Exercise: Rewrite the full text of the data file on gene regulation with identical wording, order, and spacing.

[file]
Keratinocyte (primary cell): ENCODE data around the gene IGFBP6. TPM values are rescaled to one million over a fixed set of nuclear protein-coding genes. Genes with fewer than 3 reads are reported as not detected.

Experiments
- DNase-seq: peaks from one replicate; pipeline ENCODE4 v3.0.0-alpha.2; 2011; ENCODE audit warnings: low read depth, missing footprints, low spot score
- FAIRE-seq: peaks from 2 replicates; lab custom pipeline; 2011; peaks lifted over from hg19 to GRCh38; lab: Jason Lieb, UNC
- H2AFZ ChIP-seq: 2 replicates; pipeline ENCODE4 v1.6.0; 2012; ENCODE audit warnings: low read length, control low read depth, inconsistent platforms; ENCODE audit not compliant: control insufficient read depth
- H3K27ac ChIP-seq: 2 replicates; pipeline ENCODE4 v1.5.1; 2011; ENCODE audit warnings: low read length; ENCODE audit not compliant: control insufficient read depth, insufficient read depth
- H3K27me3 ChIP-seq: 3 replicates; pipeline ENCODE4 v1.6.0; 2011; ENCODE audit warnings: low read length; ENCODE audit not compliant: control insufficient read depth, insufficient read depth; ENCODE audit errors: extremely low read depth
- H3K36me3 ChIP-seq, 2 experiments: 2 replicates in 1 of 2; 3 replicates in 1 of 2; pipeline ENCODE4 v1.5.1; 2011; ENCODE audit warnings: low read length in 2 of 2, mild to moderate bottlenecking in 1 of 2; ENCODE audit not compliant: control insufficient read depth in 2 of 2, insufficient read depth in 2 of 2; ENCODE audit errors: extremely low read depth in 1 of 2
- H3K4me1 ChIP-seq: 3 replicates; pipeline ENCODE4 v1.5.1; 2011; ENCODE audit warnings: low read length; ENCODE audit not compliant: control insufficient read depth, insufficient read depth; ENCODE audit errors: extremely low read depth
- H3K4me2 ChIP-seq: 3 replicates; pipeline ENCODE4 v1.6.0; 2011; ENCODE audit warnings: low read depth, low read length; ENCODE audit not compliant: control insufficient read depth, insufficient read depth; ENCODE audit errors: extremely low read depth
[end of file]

Keratinocyte (primary cell): ENCODE data around the gene IGFBP6. TPM values are rescaled to one million over a fixed set of nuclear protein-coding genes. Genes with fewer than 3 reads are reported as not detected.

Experiments
- DNase-seq: peaks from one replicate; pipeline ENCODE4 v3.0.0-alpha.2; 2011; ENCODE audit warnings: low read depth, missing footprints, low spot score
- FAIRE-seq: peaks from 2 replicates; lab custom pipeline; 2011; peaks lifted over from hg19 to GRCh38; lab: Jason Lieb, UNC
- H2AFZ ChIP-seq: 2 replicates; pipeline ENCODE4 v1.6.0; 2012; ENCODE audit warnings: low read length, control low read depth, inconsistent platforms; ENCODE audit not compliant: control insufficient read depth
- H3K27ac ChIP-seq: 2 replicates; pipeline ENCODE4 v1.5.1; 2011; ENCODE audit warnings: low read length; ENCODE audit not compliant: control insufficient read depth, insufficient read depth
- H3K27me3 ChIP-seq: 3 replicates; pipeline ENCODE4 v1.6.0; 2011; ENCODE audit warnings: low read length; ENCODE audit not compliant: control insufficient read depth, insufficient read depth; ENCODE audit errors: extremely low read depth
- H3K36me3 ChIP-seq, 2 experiments: 2 replicates in 1 of 2; 3 replicates in 1 of 2; pipeline ENCODE4 v1.5.1; 2011; ENCODE audit warnings: low read length in 2 of 2, mild to moderate bottlenecking in 1 of 2; ENCODE audit not compliant: control insufficient read depth in 2 of 2, insufficient read depth in 2 of 2; ENCODE audit errors: extremely low read depth in 1 of 2
- H3K4me1 ChIP-seq: 3 replicates; pipeline ENCODE4 v1.5.1; 2011; ENCODE audit warnings: low read length; ENCODE audit not compliant: control insufficient read depth, insufficient read depth; ENCODE audit errors: extremely low read depth
- H3K4me2 ChIP-seq: 3 replicates; pipeline ENCODE4 v1.6.0; 2011; ENCODE audit warnings: low read depth, low read length; ENCODE audit not compliant: control insufficient read depth, insufficient read depth; ENCODE audit errors: extremely low read depth